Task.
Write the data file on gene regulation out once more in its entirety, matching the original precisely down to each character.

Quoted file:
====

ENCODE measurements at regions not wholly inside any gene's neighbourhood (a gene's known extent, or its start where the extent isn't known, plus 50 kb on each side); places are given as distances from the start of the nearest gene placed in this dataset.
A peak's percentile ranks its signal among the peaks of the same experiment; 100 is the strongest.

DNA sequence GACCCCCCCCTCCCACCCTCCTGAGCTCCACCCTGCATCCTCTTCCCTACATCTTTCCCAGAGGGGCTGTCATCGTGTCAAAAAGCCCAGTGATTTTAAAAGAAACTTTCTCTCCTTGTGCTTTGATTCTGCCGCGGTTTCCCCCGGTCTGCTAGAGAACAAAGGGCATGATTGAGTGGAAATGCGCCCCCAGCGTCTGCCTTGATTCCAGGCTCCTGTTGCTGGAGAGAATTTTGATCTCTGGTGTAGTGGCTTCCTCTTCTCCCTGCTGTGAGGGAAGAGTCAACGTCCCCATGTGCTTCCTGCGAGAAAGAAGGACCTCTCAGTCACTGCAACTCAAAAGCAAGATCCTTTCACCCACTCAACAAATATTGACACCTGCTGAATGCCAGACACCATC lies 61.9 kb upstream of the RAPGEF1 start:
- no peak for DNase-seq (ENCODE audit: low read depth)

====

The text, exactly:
ENCODE measurements at regions not wholly inside any gene's neighbourhood (a gene's known extent, or its start where the extent isn't known, plus 50 kb on each side); places are given as distances from the start of the nearest gene placed in this dataset.
A peak's percentile ranks its signal among the peaks of the same experiment; 100 is the strongest.

DNA sequence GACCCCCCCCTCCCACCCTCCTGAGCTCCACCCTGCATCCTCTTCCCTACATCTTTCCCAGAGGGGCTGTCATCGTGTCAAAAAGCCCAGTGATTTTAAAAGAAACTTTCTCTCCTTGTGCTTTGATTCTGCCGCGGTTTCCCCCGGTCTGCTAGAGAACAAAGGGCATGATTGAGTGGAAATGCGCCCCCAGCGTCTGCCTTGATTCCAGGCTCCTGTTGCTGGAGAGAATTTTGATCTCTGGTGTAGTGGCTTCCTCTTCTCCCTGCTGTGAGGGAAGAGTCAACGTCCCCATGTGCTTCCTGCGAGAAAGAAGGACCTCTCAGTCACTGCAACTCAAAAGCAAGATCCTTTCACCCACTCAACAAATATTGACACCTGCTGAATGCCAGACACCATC lies 61.9 kb upstream of the RAPGEF1 start:
- no peak for DNase-seq (ENCODE audit: low read depth)